Camino Day 4: Deba to Markina-Xemein

According to the Eroski “Northern Camino Guide” (Eroski is like a Basque Super Target), today’s trek is one of if not the hardest of the entire Northern Camino. As the blisters and calluses have begun, Mikey took an afternoon nap after the beach yesterday and got up extra early this morning.


Oh, and that weird sound he couldn’t place during the night? Rain. A lot of rain. Ergo, he bundled up as best he could and hit the road before first light. Forgive us, but perhaps this explains the absence of many pictures taken today. (In fact, for several hours, the visibility was only about 30ft.)


First picture of the day (illuminated by headlamp.) We exited Deba and began an all out climb through a forest, slogging in the mud, and getting soaked from both rain and wet vegetation that crowded the narrow path. Thinking that the rain would dissipate, Mikey stubbornly refused to put on a rain jacket. Dork.


So there was a pretty neat hermitage and lots of ascents and descents in the rain. Mikey has decided that his “spirit animal” for today must be a salmon. I mean, it was a constant upstream struggle and he might as well have been in a river – nothing stayed dry!


After a few hours of rain, it finally stopped and Mikey took out his camera to capture this:


It never fails to amaze how truly isolated and beautiful the Basque countryside is. Just imagine living in this house, perched high above a magnificently green valley.
Oh, and you’re right around the corner from the Basque JL – Bovine chapter. OK, that’s a joke, but Mikey did feel like he was interrupting a pretty serious meeting.


Following an all day walk through the woods, this was the first sight of civilization in over 17 miles. Sure, there were a handful of houses and a couple of potable springs to refill water bottles, but food and any other necessities had to be pre-purchased and carried today.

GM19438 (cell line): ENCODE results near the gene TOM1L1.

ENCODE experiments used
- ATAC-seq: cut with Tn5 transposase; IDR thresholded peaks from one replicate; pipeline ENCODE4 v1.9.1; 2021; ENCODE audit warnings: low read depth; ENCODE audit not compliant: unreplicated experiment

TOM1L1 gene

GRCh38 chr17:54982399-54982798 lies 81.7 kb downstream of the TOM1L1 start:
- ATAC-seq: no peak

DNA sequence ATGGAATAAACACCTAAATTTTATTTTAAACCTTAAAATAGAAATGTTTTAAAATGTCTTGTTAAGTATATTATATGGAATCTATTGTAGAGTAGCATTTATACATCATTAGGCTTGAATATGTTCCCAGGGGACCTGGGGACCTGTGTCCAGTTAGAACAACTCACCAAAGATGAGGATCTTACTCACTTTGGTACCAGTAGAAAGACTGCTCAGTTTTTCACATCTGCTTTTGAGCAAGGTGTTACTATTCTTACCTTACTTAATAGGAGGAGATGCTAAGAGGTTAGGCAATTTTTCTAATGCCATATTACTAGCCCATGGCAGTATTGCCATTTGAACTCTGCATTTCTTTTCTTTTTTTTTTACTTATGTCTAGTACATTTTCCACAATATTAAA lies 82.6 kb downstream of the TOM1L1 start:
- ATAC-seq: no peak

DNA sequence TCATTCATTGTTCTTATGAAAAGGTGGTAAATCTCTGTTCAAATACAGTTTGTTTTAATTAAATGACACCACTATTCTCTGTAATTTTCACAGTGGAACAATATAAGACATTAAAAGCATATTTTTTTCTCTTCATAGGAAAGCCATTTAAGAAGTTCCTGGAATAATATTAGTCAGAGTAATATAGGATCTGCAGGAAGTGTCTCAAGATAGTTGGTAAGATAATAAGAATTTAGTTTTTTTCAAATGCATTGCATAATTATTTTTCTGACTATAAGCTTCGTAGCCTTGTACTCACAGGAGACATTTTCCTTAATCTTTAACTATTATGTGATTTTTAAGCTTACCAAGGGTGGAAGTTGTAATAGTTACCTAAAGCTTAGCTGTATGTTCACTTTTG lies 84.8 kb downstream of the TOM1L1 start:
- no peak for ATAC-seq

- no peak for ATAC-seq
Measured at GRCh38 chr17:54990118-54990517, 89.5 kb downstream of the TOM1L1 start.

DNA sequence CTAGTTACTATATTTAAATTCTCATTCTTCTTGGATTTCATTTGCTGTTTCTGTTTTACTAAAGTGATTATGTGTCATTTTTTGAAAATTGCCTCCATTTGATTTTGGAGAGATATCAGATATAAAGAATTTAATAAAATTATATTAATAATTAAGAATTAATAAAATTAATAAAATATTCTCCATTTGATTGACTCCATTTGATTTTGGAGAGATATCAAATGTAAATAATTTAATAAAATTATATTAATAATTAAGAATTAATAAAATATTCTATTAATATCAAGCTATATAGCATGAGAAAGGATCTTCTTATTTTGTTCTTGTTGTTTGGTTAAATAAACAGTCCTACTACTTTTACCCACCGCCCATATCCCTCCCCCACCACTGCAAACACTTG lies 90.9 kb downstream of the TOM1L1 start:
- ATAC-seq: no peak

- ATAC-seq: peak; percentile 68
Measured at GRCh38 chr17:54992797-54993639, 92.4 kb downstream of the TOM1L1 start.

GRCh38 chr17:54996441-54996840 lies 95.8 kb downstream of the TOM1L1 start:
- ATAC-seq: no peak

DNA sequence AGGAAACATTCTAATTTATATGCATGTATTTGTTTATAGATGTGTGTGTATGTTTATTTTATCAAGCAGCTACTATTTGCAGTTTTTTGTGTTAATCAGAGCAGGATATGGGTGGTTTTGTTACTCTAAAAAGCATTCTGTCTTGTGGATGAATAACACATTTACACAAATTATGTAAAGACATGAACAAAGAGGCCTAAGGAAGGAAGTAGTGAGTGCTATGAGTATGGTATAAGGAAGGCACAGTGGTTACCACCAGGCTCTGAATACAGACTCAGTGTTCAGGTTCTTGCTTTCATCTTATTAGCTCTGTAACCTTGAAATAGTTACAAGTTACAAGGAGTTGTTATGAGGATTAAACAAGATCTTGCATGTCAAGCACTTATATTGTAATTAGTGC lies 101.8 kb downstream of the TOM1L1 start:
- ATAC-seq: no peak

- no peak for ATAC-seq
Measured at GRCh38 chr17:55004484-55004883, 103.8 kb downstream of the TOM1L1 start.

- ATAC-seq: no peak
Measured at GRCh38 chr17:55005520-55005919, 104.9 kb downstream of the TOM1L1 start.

So, after a day of subsisting on granola bars, Mikey met up with two Irish pilgrims for a seafood feast. The 10€ Pilgrim’s Menu consisted of sopa de mariscos y bacalao with vino blanco y pan (seafood soup and cod with white wine and bread.) Oh, and ice cream for dessert.


This is the seafood soup. It had clams, octopus, and fish in a broth that had clearly been simmering all day to perfection. What you probably can’t see is how big The portion is. Just look in the background – that’s a full-sized bread basket. (Mikey had three helpings from his cauldron!) Unfortunately, good conversation and hunger outweighed photographic diligence and that’s the only picture we have to prove an amazing meal.


Well, time to check on laundry and head to bed. Tomorrow we walk to Gernika, the site of the massacre depicted in Picasso’s opus magnum of the same name.


As the Basques would say, Gau ona! (Goodnight!)

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